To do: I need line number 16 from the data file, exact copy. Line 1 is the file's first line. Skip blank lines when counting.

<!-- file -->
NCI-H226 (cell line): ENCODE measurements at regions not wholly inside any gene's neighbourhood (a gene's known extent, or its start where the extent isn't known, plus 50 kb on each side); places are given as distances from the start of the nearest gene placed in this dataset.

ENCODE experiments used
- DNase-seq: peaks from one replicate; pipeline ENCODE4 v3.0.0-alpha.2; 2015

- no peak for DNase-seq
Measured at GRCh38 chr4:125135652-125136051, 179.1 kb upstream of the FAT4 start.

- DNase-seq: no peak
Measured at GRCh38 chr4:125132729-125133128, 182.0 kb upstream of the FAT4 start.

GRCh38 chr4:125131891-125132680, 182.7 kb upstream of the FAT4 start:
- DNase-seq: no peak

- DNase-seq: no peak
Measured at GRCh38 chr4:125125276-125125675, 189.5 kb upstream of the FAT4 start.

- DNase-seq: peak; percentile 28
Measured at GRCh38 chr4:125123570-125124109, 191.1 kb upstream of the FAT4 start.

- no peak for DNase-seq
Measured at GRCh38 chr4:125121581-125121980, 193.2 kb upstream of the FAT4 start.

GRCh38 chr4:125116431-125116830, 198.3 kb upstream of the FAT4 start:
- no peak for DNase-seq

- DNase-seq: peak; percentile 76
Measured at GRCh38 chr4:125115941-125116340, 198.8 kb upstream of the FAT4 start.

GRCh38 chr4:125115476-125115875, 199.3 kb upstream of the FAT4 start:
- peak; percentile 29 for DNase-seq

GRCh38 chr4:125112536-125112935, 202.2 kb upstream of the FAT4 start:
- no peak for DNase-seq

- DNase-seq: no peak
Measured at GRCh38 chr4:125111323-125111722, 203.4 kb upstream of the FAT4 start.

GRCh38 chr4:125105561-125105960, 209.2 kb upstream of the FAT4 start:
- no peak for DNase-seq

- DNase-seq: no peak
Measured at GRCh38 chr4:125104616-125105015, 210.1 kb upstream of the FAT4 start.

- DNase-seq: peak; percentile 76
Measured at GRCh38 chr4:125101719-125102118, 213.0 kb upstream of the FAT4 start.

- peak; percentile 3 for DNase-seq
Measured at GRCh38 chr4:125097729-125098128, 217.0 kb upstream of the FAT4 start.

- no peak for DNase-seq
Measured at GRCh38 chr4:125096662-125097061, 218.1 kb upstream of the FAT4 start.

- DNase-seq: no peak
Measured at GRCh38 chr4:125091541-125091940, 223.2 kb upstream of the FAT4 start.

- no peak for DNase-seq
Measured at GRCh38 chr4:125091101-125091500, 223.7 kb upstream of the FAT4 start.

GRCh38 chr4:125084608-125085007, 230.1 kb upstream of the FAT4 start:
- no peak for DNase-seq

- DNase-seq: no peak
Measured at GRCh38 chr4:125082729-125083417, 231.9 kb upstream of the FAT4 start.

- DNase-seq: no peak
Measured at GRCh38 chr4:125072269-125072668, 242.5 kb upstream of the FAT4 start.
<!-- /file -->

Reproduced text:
GRCh38 chr4:125116431-125116830, 198.3 kb upstream of the FAT4 start: